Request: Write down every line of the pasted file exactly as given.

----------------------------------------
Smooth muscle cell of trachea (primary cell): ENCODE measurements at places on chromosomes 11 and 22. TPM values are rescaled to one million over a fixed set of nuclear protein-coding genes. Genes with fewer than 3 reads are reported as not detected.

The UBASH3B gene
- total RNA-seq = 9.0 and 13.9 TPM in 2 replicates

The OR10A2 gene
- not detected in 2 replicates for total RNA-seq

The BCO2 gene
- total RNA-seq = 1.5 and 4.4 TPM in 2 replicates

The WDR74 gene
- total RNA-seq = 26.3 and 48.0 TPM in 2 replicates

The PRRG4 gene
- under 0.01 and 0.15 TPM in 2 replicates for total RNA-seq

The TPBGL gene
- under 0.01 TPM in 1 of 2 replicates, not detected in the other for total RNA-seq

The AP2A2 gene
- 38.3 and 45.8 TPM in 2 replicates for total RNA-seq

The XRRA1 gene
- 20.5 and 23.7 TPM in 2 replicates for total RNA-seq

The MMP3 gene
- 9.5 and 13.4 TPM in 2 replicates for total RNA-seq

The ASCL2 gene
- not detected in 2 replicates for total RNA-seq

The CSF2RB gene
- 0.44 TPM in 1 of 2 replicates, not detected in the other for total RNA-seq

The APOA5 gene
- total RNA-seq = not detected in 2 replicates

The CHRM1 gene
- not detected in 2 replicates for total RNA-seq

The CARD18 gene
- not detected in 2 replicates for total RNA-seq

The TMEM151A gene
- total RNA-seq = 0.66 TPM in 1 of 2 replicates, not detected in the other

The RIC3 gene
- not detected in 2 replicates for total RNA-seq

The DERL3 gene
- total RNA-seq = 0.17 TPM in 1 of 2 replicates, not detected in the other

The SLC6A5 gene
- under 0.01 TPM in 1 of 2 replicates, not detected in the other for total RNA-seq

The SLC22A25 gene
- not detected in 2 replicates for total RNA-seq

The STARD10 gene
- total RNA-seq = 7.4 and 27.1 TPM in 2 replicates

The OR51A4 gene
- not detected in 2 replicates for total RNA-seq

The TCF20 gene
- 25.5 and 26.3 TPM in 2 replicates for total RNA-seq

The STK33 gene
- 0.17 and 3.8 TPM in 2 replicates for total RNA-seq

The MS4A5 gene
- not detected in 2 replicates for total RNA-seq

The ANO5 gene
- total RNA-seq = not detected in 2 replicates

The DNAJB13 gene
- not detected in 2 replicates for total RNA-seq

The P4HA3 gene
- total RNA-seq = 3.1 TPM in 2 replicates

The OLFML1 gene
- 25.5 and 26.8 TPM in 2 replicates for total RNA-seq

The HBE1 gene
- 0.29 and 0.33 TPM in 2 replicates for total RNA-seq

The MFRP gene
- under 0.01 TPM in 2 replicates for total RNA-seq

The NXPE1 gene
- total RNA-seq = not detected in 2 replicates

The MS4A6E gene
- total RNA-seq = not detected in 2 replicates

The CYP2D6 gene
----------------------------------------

Smooth muscle cell of trachea (primary cell): ENCODE measurements at places on chromosomes 11 and 22. TPM values are rescaled to one million over a fixed set of nuclear protein-coding genes. Genes with fewer than 3 reads are reported as not detected.

The UBASH3B gene
- total RNA-seq = 9.0 and 13.9 TPM in 2 replicates

The OR10A2 gene
- not detected in 2 replicates for total RNA-seq

The BCO2 gene
- total RNA-seq = 1.5 and 4.4 TPM in 2 replicates

The WDR74 gene
- total RNA-seq = 26.3 and 48.0 TPM in 2 replicates

The PRRG4 gene
- under 0.01 and 0.15 TPM in 2 replicates for total RNA-seq

The TPBGL gene
- under 0.01 TPM in 1 of 2 replicates, not detected in the other for total RNA-seq

The AP2A2 gene
- 38.3 and 45.8 TPM in 2 replicates for total RNA-seq

The XRRA1 gene
- 20.5 and 23.7 TPM in 2 replicates for total RNA-seq

The MMP3 gene
- 9.5 and 13.4 TPM in 2 replicates for total RNA-seq

The ASCL2 gene
- not detected in 2 replicates for total RNA-seq

The CSF2RB gene
- 0.44 TPM in 1 of 2 replicates, not detected in the other for total RNA-seq

The APOA5 gene
- total RNA-seq = not detected in 2 replicates

The CHRM1 gene
- not detected in 2 replicates for total RNA-seq

The CARD18 gene
- not detected in 2 replicates for total RNA-seq

The TMEM151A gene
- total RNA-seq = 0.66 TPM in 1 of 2 replicates, not detected in the other

The RIC3 gene
- not detected in 2 replicates for total RNA-seq

The DERL3 gene
- total RNA-seq = 0.17 TPM in 1 of 2 replicates, not detected in the other

The SLC6A5 gene
- under 0.01 TPM in 1 of 2 replicates, not detected in the other for total RNA-seq

The SLC22A25 gene
- not detected in 2 replicates for total RNA-seq

The STARD10 gene
- total RNA-seq = 7.4 and 27.1 TPM in 2 replicates

The OR51A4 gene
- not detected in 2 replicates for total RNA-seq

The TCF20 gene
- 25.5 and 26.3 TPM in 2 replicates for total RNA-seq

The STK33 gene
- 0.17 and 3.8 TPM in 2 replicates for total RNA-seq

The MS4A5 gene
- not detected in 2 replicates for total RNA-seq

The ANO5 gene
- total RNA-seq = not detected in 2 replicates

The DNAJB13 gene
- not detected in 2 replicates for total RNA-seq

The P4HA3 gene
- total RNA-seq = 3.1 TPM in 2 replicates

The OLFML1 gene
- 25.5 and 26.8 TPM in 2 replicates for total RNA-seq

The HBE1 gene
- 0.29 and 0.33 TPM in 2 replicates for total RNA-seq

The MFRP gene
- under 0.01 TPM in 2 replicates for total RNA-seq

The NXPE1 gene
- total RNA-seq = not detected in 2 replicates

The MS4A6E gene
- total RNA-seq = not detected in 2 replicates

The CYP2D6 gene